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Waterborne gasoline and blending component imports into the US are currently expected to total 27mn bl in March, according to Vortexa preliminary data, up by 16% from the same month last year.

At the start of 2019, January’s import number already pointed a strong start to the year; a 16% rise over December and the highest import month since October. January also showed a significant build of 24% on the year. The gasoline and blending component data cited in this note comprises light ends streams considered part of the wider gasoline and blending components category, including naphtha and select condensate grades.

Longer-term trends

Looking at longer term trends, US imports hit a three-year peak of almost 33mn bl in May 2018 and then declined in the subsequent two quarters. This is in part due to the seasonality of gasoline demand. A strong import month prior to the peak summer driving season is typically followed by falling imports through Q3 and Q4 ’18.

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Vortexa data reflects this seasonality; US-bound departures peak each year late in Q2, in time for delivery in the peak summer ‘driving season’ in Q3.

Imports had been trending lower after May 2018 but preliminary numbers for March point to an uptick, amid a seasonal fall in domestic gasoline inventories in recent weeks. If the latest March estimates hold, the trend for the first quarter of 2019 would represent an increase of 24% from the same time last year.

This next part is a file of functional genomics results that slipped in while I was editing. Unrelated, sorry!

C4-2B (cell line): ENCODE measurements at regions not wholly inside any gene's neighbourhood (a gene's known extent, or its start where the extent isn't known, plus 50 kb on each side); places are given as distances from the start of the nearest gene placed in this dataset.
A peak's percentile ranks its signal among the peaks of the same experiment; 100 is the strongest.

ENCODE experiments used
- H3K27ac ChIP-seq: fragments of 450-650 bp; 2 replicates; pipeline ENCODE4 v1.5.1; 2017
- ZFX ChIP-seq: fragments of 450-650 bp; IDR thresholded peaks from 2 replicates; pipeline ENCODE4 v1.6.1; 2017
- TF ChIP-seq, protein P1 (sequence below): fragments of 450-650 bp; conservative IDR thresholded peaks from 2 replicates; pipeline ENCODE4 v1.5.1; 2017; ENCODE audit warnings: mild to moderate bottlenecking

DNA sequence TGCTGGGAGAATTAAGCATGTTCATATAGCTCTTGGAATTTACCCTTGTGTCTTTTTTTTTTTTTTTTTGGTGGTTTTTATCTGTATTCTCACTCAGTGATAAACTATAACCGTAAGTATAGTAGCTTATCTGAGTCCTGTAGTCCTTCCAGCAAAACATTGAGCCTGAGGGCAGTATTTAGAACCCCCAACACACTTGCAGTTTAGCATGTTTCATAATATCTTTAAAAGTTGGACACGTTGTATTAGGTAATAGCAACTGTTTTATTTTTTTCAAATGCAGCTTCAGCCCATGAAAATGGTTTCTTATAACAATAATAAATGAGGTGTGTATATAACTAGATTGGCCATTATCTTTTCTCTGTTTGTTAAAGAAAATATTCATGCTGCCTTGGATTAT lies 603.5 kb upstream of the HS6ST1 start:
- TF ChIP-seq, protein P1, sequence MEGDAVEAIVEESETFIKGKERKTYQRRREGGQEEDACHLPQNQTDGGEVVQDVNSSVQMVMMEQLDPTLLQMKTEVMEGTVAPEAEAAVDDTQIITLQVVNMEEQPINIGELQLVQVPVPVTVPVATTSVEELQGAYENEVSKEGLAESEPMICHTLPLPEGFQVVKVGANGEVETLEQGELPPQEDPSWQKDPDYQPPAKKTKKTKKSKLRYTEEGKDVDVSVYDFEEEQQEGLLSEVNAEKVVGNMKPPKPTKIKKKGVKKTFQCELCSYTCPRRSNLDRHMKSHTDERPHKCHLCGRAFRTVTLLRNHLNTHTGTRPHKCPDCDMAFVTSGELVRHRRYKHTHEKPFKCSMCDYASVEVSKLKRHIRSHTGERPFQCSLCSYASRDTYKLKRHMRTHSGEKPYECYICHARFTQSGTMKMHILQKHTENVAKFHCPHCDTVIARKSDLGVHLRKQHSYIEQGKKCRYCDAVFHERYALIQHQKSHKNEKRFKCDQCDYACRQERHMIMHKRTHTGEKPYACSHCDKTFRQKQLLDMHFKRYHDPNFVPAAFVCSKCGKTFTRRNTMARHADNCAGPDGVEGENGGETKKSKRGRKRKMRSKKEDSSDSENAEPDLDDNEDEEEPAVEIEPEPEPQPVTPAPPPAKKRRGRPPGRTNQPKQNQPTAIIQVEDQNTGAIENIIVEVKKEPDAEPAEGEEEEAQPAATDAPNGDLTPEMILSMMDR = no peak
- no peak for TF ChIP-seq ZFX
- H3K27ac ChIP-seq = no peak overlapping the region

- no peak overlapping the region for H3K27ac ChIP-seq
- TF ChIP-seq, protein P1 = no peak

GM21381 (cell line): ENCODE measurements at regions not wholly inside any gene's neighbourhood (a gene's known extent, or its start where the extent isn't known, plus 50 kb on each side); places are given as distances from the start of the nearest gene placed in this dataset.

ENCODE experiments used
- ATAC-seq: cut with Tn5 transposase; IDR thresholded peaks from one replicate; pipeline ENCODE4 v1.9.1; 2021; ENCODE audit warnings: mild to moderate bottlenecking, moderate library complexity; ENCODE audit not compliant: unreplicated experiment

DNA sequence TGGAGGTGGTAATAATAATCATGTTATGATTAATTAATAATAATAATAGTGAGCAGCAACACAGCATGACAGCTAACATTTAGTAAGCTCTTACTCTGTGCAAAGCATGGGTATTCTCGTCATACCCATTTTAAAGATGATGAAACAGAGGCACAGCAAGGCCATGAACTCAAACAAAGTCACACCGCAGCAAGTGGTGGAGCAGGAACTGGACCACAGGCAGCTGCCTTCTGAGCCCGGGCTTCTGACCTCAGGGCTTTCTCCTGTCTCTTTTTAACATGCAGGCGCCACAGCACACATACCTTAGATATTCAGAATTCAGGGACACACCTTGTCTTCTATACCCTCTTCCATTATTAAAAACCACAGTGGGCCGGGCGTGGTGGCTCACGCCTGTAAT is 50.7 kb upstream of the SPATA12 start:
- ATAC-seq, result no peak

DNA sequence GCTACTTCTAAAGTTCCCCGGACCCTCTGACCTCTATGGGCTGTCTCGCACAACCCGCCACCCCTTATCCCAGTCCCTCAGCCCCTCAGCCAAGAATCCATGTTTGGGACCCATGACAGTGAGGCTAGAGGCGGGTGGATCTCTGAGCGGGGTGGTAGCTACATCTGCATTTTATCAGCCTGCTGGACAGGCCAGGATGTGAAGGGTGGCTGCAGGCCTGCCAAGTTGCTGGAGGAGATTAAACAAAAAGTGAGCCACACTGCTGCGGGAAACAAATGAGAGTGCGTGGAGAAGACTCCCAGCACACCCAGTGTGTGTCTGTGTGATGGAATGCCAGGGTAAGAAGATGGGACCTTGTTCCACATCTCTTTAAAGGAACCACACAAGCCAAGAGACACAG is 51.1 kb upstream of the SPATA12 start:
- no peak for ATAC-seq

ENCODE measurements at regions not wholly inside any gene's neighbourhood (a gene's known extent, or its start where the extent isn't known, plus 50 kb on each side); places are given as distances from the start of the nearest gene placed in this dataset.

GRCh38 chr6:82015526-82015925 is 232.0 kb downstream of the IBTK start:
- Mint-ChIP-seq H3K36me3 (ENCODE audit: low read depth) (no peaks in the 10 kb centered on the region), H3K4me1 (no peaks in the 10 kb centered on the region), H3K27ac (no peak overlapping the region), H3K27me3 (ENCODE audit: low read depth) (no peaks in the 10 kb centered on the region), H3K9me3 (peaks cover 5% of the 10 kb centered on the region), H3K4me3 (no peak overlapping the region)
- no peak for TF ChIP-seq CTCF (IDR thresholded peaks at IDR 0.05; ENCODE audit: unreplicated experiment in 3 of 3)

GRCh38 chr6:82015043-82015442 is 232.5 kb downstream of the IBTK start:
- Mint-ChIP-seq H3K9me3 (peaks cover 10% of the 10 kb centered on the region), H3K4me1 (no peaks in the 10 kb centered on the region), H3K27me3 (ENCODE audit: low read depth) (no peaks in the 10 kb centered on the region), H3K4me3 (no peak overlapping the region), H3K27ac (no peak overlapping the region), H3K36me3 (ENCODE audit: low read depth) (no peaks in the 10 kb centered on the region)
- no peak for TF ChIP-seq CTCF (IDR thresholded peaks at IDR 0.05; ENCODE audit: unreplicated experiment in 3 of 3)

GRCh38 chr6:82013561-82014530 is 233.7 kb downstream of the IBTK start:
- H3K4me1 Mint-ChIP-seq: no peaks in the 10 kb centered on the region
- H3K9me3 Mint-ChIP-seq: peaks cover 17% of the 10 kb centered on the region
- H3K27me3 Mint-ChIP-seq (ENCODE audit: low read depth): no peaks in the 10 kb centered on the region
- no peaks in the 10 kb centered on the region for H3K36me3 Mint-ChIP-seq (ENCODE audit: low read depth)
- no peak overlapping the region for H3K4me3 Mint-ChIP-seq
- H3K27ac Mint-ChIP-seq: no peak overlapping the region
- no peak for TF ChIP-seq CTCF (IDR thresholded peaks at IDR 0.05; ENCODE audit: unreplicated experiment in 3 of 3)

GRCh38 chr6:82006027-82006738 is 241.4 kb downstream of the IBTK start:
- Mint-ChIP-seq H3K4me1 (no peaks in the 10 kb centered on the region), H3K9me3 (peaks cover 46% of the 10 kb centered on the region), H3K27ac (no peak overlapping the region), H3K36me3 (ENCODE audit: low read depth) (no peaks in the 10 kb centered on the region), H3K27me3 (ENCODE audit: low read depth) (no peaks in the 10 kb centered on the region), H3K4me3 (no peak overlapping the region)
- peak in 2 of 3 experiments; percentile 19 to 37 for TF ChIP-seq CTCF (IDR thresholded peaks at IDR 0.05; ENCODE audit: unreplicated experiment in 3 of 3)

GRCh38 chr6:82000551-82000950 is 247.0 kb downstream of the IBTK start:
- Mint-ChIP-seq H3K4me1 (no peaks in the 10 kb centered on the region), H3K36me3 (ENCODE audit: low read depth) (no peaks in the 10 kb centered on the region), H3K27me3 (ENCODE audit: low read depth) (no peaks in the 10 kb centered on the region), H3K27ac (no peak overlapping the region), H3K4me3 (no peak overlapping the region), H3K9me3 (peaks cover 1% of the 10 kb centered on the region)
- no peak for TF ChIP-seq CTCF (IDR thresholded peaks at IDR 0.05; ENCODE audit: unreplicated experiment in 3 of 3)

Spotlight on imports

So far in 2019, Irving Oil’s Saint John refinery remains the top source of US imports, as was the case in 2018. Established in 1960 and situated on the Canadian east coast, the refinery produces over 320,000 b/d of clean products, and in the first two months of this year supplied around 106,000 b/d of gasoline into the US. Over the same period, Amsterdam and India’s Sikka supplied 44,000 b/d and 42,000 b/d, respectively.

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Northwest Europe to US arb

In 2018, around 280,000 b/d of gasoline and blending-type imports were supplied from northwest Europe on the transatlantic arb. Of that, around half came from the Netherlands and the UK combined, with most of the volume moving on Handymax and MR tankers. Shouldering Irving Oil’s Canadian refinery, Valero’s Pembroke refinery is the main European producer of gasoline for the US arb.

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Gasoline vs. middle distillate trends

Over the past 18 months or so, middle distillates—diesel and jet fuel—have been in demand and driven healthy refinery margins. As a result, gasoline and naphtha have been in oversupply, almost as a by-product, and their values have weakened dramatically.

Naphtha ‘cracks’—the margin derived from the value of a refined product versus crude—have been negative for some time. Even more unusual is that naphtha cracks have been trading below the value of fuel oil cracks; the latter product is historically viewed as a waste product of the refinery system.

Gasoline cracks in the US Gulf coast have also been hit hard and turned negative in January—trading at the lowest level in five years, according to the US Energy Information Administration (EIA). Diesel cracks, by contrast, remain robust. The EIA included the below graphic of Gulf coast gasoline and distillate crack spreads in its recent analysis:

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Source: U.S. Energy Information Administration (March 2019).

The fall in values described in the EIA note correlates with Vortexa’s fall in import numbers since May 2018: the price action reflects the market rejecting imported volumes at the time. Cracks were further pressured by healthy global inventory levels.

At the end of the year, with IMO 2020 coming into full force, the world could potentially see 3.4mn b/d of new distillate demand coming on line. As refineries go into max-distillate mode and increase crude intake, even more gasoline could hit the market since typically, a US refinery will produce two parts gasoline for every one part diesel. Gasoline imports will be even more closely tracked in coming months.

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